This is all to say that a more diverse country will be a more liberal one. Once the "us against them" dynamic has been removed or diminished, most arguments for right wing economic policy collapse. Similarly, once there is more diversity of religion and ethnicity, moral scolds won't have large demographic blocks with which to inflict their ideas of piety upon the populace. This will play a role not just in drug policy and the rights of gays (where liberals won big last night) but also in issues such as abortion and contraceptive rights, the separation of church and state, the sustenance of public education, and the teaching of scientifically-based science. This is not to say there won't be plenty of setbacks and corrections along the way, but at least for now I have hope. (Though when I look at those Obama HOPE posters from 2008, my brain substitutes a D in the place of the O and I read the initials for High-Density Polyethylene.)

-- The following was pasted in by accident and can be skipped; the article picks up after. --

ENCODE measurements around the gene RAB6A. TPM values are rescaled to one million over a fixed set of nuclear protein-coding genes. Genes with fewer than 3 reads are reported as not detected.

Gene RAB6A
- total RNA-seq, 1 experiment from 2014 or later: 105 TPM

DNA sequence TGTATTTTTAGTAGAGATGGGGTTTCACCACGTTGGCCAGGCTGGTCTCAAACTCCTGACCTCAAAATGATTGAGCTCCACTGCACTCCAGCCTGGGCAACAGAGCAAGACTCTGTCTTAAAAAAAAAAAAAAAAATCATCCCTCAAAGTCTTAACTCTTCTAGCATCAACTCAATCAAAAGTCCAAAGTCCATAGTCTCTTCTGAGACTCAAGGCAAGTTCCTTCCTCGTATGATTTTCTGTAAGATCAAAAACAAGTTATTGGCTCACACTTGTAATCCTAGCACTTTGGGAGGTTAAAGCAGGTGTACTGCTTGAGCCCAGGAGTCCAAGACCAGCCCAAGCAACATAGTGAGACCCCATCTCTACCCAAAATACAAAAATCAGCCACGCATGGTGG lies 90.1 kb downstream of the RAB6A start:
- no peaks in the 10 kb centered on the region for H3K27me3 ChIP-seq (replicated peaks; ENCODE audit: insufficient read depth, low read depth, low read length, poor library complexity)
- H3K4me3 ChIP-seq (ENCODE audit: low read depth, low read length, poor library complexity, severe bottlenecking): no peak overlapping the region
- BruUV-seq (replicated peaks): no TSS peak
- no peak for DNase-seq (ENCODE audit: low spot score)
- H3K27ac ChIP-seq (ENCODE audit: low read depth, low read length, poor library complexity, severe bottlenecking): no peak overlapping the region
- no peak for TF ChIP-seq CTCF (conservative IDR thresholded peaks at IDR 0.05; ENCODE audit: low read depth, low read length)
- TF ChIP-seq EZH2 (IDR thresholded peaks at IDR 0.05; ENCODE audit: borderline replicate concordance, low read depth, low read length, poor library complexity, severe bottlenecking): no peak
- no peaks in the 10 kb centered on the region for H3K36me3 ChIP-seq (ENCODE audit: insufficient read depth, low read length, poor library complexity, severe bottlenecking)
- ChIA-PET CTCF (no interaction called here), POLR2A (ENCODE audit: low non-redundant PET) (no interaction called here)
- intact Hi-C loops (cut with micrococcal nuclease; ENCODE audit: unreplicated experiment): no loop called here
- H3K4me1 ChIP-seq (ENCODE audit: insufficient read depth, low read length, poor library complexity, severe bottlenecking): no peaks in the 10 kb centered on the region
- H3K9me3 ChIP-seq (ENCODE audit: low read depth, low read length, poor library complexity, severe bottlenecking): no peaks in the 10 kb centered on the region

By some point in the early afternoon, I felt like I'd devoured, processed, and regurgitated enough schadenfreude for the time being, so I took Eleanor for a walk down the farm road. It was a cloudy, unseasonably-cold day, a condition that seemed to aggravate my hangover, which had (up until this point) only been nascent. At some point along the farm road, I felt an incredible pressure developing in my head and it was so distracting and disorienting that I felt I might have to sit down. It actually occurred to me that if I was dying it wouldn't be a bad day to go out on. In some sense, you see, Obama's re-election felt like a personal accomplishment even if my only contributions had been a few trollish Facebook pages, a photoshopped picture that went viral a few days ago, and a vote in a safe Obama state.
Later this evening as I lay in Ramona's corral trying to fall asleep with her on the futon, my hangover was producing dimly-lit but graphically-intense hallucinations projected on the dark screen of my eyelids. I found myself having those unsettling cognitive effects that hangovers sometimes give me. I was, for example, able to hold two contradictory facts in my mind at the same time, but doing so felt somehow dangerous, as if it might kill me to do so. Then my brain would pursue some line of thinking only discover that one of its axioms had been removed, at which point the whole thought would vanish from my brain and I'd have total amnesia about what I'd just been thinking.